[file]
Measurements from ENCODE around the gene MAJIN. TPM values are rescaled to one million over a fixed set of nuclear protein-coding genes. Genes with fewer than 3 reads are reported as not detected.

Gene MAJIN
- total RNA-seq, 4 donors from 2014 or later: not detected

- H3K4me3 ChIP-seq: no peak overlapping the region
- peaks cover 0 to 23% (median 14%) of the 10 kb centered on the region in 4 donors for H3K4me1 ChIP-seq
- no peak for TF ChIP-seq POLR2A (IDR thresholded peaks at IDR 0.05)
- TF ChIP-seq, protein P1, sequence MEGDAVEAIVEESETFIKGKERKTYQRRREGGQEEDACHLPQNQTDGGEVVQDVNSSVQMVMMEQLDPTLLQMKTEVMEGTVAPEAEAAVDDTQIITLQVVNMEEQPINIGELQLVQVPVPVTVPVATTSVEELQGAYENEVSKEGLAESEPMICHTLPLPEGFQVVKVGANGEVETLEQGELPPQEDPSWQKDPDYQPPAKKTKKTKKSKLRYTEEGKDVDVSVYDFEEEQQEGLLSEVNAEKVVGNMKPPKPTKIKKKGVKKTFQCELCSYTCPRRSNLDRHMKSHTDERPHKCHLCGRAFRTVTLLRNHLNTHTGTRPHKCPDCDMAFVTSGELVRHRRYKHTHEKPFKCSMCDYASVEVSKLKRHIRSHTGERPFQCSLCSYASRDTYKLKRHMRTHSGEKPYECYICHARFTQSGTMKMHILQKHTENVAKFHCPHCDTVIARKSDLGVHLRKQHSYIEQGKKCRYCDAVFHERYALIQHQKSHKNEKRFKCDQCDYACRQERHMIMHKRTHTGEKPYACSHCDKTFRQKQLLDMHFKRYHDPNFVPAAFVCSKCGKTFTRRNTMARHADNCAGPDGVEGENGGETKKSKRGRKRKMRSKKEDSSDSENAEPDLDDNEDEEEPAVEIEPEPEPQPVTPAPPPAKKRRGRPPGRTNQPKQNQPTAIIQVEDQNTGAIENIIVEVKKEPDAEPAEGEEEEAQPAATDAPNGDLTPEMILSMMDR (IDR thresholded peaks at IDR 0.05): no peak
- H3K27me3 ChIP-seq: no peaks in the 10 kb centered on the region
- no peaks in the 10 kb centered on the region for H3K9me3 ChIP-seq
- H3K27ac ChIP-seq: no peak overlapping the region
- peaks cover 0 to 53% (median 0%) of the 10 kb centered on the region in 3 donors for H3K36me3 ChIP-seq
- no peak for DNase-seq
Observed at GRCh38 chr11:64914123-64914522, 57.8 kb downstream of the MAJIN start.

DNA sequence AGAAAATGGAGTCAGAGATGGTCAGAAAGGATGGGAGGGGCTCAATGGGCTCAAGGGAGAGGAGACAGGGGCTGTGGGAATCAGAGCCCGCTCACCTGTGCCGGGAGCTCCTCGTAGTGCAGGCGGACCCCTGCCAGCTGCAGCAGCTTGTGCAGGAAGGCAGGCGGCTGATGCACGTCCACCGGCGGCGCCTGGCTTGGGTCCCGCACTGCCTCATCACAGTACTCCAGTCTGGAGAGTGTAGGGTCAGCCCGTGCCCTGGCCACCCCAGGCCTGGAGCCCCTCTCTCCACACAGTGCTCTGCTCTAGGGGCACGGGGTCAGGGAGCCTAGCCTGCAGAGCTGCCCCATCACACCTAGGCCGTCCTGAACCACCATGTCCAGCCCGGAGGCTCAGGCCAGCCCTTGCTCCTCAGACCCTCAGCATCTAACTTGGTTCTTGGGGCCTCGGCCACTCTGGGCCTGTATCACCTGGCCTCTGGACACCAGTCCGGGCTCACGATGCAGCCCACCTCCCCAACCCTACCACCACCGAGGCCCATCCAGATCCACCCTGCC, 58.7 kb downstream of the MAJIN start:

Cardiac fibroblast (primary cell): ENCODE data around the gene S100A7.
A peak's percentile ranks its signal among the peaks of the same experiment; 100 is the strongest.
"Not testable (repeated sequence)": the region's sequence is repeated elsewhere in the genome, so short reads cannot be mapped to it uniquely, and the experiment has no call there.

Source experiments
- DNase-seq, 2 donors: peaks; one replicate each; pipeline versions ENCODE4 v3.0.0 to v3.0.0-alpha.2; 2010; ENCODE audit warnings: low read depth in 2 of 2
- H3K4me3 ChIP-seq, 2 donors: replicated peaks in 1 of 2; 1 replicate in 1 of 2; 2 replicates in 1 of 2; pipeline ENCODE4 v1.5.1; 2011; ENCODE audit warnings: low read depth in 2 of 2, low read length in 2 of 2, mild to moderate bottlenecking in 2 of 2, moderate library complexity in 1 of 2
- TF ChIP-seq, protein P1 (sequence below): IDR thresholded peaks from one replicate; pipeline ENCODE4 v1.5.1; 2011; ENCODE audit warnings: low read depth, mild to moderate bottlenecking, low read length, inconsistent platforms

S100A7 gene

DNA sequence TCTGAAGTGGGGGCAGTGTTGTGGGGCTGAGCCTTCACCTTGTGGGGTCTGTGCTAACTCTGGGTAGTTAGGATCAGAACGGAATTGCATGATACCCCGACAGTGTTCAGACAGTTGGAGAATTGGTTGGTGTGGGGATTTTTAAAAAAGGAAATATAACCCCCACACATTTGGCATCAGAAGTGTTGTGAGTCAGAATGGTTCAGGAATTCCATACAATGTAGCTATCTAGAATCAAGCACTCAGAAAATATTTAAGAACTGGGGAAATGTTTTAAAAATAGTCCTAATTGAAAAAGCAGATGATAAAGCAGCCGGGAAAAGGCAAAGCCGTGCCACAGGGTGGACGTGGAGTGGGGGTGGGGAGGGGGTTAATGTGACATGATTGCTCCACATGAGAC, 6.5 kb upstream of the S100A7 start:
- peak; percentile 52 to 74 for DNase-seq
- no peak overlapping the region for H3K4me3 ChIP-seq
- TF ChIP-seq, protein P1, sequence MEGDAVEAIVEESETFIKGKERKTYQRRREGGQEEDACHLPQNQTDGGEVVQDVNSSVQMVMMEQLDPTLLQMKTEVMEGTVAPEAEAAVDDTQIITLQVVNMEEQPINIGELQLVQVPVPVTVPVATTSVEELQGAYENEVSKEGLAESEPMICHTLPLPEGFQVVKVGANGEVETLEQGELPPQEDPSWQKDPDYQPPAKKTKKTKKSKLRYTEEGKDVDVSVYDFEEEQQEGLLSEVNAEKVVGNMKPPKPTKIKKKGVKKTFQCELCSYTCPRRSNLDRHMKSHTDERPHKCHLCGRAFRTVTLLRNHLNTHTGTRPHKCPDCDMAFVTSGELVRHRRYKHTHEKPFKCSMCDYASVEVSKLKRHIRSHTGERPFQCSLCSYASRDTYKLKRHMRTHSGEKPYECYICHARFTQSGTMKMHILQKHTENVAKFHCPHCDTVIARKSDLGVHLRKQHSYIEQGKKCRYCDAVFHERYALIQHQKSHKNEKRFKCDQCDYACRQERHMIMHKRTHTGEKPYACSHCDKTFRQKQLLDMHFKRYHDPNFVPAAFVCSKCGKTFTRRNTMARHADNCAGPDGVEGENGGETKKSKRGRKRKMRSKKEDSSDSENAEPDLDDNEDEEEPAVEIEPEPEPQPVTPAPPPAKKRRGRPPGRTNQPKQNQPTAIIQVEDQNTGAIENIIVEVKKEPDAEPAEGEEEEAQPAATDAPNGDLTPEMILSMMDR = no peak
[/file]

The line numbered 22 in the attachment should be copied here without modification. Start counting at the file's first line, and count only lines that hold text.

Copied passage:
S100A7 gene